Improved tax breaks should be offered to those making donations to universities and other charities, a government task force on fundraising will propose next week.
The long-awaited report on how the country's universities might enhance their endowments will call for tax rules to be simplified to offer incentives to those giving to higher education, as well as to those receiving donations.
Under the government's current gift aid scheme, charities can claim back basic-rate tax on gifts, and higher rate taxpayers can claim back the high rate element of tax on the value of their donation.
But one task group member, Sir Peter Lampl, the millionaire financier who has donated millions to underprivileged youngsters, has argued that this should be replaced by a system that gives all the benefit to the donor.
During a visit to the US, the Higher Education Endowment Task Force was impressed with the country's tax incentive system, where nearly 2 per cent of all income goes to charities, with universities among the main beneficiaries.
The task force will also call for a cultural shift in how universities attract donations from alumni and corporate sponsors and other sources - following the example set by US institutions.
The report will highlight the central role of vice-chancellors and chancellors in establishing a fundraising culture in British universities.
"One key message in the report is that if the leader is not right behind fundraising efforts, you are not going to get anywhere," said one member of the task force, which has been told not to speak to the media ahead of next week's launch.
The report is also expected to recommend:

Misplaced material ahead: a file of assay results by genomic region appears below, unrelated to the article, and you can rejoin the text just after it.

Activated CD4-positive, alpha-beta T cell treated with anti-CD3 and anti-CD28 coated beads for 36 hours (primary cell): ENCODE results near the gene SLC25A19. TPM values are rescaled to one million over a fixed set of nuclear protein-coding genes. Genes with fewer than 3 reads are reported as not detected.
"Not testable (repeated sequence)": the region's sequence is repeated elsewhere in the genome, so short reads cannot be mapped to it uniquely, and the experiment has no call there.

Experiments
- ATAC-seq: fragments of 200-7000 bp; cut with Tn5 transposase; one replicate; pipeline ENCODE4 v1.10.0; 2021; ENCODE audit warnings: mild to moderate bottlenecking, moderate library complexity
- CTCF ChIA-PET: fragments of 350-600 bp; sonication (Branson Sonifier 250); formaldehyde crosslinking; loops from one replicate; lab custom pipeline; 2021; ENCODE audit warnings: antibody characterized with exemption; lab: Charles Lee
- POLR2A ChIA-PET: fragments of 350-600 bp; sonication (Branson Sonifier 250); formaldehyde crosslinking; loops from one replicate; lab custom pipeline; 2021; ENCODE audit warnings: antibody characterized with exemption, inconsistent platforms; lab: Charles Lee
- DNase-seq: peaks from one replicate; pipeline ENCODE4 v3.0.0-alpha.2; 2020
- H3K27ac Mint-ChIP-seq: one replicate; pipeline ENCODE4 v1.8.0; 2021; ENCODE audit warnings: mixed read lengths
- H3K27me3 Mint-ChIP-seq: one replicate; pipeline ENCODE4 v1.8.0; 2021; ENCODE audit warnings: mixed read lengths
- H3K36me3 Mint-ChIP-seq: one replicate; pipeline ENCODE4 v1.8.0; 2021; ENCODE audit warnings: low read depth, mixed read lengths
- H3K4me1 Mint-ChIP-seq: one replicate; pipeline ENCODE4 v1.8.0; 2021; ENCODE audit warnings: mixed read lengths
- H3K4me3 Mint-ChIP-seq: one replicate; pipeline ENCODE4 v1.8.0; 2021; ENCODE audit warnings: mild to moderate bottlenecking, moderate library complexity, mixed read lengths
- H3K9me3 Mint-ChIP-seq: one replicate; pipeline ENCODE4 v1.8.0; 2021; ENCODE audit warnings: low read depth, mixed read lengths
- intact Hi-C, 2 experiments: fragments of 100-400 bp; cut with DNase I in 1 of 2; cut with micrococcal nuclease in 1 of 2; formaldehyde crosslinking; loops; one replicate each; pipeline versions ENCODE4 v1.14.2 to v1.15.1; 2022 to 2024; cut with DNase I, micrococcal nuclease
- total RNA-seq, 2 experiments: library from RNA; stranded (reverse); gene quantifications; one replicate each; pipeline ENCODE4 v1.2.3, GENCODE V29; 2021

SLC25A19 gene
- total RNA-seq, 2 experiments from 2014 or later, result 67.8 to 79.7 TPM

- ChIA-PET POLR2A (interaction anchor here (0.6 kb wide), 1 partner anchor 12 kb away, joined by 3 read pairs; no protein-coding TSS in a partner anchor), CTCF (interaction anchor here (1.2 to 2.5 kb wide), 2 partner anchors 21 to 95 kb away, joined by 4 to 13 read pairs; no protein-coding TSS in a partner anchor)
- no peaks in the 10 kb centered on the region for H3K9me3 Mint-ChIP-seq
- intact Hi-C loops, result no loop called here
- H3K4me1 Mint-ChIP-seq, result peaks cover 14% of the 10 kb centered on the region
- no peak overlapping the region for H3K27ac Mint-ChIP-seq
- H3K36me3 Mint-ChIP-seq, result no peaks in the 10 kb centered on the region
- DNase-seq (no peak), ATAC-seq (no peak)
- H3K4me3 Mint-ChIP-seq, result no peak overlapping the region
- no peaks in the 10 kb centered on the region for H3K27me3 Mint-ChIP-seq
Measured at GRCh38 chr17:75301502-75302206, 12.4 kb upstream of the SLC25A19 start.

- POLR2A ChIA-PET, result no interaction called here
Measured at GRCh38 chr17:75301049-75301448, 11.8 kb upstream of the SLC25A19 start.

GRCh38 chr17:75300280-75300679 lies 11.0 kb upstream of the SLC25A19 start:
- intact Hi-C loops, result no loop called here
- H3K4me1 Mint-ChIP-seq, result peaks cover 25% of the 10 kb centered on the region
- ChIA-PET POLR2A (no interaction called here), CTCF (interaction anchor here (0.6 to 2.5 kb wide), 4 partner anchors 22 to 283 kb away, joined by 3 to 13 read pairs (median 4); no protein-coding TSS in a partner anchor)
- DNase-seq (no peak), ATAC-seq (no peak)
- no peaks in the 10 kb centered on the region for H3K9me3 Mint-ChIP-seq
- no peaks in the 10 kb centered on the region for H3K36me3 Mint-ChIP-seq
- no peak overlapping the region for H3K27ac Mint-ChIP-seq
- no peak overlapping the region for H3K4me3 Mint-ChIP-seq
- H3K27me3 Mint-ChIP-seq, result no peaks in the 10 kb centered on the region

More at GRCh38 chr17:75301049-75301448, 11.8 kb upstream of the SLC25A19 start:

- More government investment in universities' fundraising offices, to strengthen and professionalise fundraising drives
- A model for the government to match donations made to universities from the public purse, as mooted in the January 2003 white paper on higher education.
The task group, chaired by Eric Thomas, Bristol University vice-chancellor, was set up last year to "encourage institutions and potential donors to promote the existing incentives for individual and corporate donation and to encourage change in university and individual behaviour".
The white paper says that accumulating large endowment funds should become "the way forward" for British universities, so they become less dependent on government funding. But it warns that while institutions would be expected to find money to fund student bursaries if top-up fees were introduced, they lack the fundraising culture and expertise of their American counterparts.
It says that at Harvard University an $18 billion (£10 billion) endowment fund pays for $100 million a year on financial support for students. This compares with Oxford University's endowment fund of about £2 billion.
Task group member Sir Peter is chairman of the Sutton Trust. A report from the trust last year warned that the best endowed UK universities, Oxford and Cambridge, would come 15th in a league table of US institutions, while the next best endowed - Edinburgh - would come 150th with its £160 million endowment.